The scary thing is that these are not just fringe lunatics from some insulated rural state, these are reasonably educated, formerly sane people who have overnight turned into an irrational, incoherent bubbling pot of blind hatred and prejudice.
What's striking from these examples is the ignorance as well as the absurdly disproportionate rage and paranoia. And there is a LOT of ignorance; numerous polls have demonstrated that those who disapprove of the healthcare bill simply don't know what's in the bill, and another recent poll has shown that Obama's opponents mystifyingly believe that the bailout was passed under his Presidency.
But more interesting that simply being misinformed, there seems to be an unwillingness to adjust one's views even when presented with the truth. A 2008 study put this to the test by surveying groups of different ideological positions and feeding them incorrect evidence, for example the claim that Iraq had WMDs, and then refuting them with comprehensive evidence, for example the Duelfer report. It was found that while most people took the new information into their thinking, in some cases with conservatives presenting irrefutable evidence actually tended to strengthen their belief in the misinformation. A similar test involved people who believed that Obama passed the bailout being shown newspaper articles and official documentation that the bailout was passed months before Obama was elected, under Bush, after which they were even MORE adamant that the bailout had been passed under Obama.
This is called the "backfire" effect. It is the phenomenon of certain individuals who for whatever reason are so attached to their beliefs that even when they know they're wrong they will still cling to them even tighter. A bizarre trait that on the surface makes little sense to most of us.
So we have the disproportionate rage, the erratic incoherence, we have the denial of reality, but the last thing that strikes me as bizarre about these reactions is the pure childishness. You may have picked up on the puns and childish name calling like "libtards" and "Obummer" and the tendency to resort to personal and irrelevant insults in the absence of the understanding that is required to engage in the conversation.
So what is happening here? It would seem that some kind of temporary insanity has gripped a good portion of the country, David Horowitz describes it as "Obama derangement syndrome", a term which has since been used by a number of pundits, but what is the cause?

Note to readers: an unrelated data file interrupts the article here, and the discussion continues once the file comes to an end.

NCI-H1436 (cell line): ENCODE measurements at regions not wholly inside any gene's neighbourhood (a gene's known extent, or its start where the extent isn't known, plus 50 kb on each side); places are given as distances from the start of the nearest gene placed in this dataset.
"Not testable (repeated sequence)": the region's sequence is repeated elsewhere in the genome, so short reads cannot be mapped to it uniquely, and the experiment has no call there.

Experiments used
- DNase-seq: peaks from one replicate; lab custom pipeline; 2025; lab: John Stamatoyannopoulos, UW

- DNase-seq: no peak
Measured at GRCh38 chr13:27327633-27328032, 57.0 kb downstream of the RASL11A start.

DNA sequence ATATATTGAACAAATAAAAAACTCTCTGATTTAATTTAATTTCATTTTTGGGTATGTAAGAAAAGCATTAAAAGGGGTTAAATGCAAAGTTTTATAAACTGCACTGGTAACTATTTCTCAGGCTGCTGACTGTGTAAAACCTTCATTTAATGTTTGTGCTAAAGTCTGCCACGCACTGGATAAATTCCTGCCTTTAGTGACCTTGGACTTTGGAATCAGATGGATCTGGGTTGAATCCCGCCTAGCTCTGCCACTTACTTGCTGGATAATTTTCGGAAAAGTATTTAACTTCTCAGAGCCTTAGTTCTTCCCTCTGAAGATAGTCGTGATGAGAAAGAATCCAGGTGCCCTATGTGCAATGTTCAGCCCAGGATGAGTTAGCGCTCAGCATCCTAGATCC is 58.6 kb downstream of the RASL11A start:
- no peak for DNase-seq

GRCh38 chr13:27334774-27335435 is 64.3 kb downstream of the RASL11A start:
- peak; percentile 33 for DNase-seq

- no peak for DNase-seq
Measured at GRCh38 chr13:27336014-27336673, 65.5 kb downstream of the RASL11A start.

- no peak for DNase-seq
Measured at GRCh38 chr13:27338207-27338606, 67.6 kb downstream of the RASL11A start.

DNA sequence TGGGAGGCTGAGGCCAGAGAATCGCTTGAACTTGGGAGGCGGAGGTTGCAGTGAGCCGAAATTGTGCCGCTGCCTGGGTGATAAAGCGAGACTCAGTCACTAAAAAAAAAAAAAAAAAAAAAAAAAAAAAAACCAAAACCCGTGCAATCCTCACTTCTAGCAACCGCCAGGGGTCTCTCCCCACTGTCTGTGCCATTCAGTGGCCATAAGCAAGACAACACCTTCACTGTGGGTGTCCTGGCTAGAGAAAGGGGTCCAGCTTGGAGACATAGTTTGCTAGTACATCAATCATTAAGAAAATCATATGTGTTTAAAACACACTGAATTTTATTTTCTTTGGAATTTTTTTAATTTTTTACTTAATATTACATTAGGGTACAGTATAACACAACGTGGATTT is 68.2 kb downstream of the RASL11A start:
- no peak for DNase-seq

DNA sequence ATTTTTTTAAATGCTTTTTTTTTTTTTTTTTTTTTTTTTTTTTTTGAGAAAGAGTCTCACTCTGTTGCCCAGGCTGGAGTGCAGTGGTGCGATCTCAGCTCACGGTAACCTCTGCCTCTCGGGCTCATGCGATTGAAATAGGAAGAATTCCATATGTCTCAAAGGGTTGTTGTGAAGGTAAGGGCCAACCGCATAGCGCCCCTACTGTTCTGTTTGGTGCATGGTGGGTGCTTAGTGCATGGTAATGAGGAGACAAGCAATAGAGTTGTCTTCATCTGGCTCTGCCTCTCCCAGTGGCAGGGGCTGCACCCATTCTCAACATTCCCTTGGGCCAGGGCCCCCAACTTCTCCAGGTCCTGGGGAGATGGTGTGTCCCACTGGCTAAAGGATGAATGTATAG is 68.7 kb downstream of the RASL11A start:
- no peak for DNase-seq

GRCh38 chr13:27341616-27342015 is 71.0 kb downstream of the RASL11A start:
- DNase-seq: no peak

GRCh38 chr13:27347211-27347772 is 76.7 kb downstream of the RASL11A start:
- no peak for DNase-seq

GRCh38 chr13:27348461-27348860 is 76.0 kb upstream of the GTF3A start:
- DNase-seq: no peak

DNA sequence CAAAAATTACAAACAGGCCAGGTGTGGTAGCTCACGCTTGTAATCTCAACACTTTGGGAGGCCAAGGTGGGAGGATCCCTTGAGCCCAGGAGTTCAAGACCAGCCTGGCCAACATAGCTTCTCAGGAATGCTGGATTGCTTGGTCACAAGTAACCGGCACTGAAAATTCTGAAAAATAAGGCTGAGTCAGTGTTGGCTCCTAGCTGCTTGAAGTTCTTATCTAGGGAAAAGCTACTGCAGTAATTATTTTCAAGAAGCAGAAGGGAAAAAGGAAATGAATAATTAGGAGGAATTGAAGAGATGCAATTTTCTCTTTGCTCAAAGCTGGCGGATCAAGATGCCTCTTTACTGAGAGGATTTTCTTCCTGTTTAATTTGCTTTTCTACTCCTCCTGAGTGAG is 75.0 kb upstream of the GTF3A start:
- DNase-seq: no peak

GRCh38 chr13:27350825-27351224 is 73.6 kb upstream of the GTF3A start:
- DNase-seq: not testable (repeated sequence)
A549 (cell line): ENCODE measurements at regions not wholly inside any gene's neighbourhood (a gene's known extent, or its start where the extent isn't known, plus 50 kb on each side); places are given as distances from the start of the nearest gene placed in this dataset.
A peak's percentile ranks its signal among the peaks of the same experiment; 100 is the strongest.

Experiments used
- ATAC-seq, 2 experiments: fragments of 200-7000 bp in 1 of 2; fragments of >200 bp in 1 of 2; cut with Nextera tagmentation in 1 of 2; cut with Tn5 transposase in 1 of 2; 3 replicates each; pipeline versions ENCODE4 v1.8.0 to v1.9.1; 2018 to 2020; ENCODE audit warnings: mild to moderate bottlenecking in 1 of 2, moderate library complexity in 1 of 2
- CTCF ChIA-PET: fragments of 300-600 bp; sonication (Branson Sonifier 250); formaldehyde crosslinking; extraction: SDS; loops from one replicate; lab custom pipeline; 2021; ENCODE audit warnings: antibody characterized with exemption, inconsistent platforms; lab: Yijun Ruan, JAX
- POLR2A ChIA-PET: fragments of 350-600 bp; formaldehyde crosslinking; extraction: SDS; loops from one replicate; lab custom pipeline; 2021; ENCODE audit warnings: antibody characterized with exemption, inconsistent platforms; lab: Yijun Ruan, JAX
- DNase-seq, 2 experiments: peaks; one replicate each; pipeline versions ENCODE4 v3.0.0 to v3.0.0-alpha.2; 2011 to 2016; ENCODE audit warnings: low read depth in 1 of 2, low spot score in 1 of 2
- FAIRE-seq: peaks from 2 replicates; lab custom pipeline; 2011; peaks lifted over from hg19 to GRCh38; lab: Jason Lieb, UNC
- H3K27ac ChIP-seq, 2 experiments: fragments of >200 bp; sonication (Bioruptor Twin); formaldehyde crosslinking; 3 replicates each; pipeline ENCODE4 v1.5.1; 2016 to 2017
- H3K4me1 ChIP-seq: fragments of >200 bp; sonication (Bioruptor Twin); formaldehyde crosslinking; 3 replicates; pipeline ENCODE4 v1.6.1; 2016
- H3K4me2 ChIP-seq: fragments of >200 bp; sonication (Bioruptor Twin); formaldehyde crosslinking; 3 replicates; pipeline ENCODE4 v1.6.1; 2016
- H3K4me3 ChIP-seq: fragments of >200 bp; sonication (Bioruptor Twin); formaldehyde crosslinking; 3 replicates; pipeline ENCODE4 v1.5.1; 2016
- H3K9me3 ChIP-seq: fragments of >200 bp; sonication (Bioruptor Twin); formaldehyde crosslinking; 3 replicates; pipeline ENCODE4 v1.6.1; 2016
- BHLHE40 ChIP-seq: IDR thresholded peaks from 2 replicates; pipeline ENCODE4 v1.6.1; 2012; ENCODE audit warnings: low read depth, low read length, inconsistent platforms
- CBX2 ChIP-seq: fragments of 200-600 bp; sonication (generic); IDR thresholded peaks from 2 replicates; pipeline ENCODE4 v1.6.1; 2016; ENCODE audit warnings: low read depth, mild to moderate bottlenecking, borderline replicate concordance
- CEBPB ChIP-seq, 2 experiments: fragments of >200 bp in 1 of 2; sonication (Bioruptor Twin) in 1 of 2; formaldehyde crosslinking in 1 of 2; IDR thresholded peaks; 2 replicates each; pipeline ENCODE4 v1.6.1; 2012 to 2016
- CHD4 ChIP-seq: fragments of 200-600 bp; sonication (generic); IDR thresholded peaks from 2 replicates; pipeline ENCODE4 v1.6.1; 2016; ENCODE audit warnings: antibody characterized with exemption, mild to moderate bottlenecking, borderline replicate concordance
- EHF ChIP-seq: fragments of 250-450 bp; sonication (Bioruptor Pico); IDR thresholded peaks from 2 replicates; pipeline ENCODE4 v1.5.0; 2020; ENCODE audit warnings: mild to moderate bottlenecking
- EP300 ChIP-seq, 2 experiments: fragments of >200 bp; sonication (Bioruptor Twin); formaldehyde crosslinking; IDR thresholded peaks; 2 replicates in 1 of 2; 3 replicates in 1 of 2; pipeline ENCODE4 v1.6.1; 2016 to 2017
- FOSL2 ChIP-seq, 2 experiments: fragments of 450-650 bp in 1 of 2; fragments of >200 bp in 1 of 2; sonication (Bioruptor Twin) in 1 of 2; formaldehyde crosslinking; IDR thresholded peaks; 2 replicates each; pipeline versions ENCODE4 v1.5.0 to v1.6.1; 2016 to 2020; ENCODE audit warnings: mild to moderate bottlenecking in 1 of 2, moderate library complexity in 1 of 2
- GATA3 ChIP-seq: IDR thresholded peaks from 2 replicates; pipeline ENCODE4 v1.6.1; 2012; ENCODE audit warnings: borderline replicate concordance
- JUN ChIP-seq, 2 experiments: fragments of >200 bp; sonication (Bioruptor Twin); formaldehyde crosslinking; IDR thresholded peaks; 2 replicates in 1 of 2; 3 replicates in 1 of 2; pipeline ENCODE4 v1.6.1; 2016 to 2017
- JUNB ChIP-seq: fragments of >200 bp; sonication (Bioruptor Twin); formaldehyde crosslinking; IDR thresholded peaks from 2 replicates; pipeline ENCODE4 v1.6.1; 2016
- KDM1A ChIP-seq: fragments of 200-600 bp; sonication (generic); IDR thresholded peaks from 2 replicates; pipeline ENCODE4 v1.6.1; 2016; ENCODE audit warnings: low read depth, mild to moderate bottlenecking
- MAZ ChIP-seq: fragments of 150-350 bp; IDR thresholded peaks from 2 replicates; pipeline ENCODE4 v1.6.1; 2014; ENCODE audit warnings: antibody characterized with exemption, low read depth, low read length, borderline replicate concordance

Is it a question of ideology? Certainly not in itself, as I know many conservatives and even some Republicans who don't subscribe to this absurdity and are generally quite embarrassed by the behaviour of fellow conservatives. For that matter a lot of people think of me as reasonably conservative on a number of issues. Is it a matter of racism as many seem to claim? Certainly in some cases racism plays a part, particularly with the racially charged tea party protests, but that's not it; I know conservatives who have taken up the art of insanity without ever muttering a racist remark, instead one gets the impression that many of the racist epithets are merely a byproduct of anger/fear with an inability to better verbalise said emotions. Is it a question of stupidity then? Well partly, there certainly seems to be a distinct anti-intellectual angle to the mayhem, but it's more complicated than that.
A lot of people blame outlets like Fox News, who have become so noted for taking propaganda to new heights that they no longer even refer to themselves as a "news" network. But misleading infotainment like Fox News is not the cause, it's merely a symptom of the larger problem.
You see, Fox News operates on the basic principles that perception is reality, that if you say something loudly and frequently enough it becomes true, and that truth is determined by what the majority believes. Of course this is not how the real world works, but none of that matters to the viewers of Fox. They realise they can't control reality, but believe by being noisy and over the top they can control perception.
The reality is that people don't tune into Fox for the news, they don't watch to find out what's happening in the world. They tune in for self validation, to have someone parrot back their worldview to them and feel just a little bit better about themselves. Ultimately all this anger and hate is an issue of fear and insecurity. There is only one "news" network in America that caters to this fringe demographic, which means they pretty much have a monopoly, guaranteeing high TV ratings and lots of advertising revenue.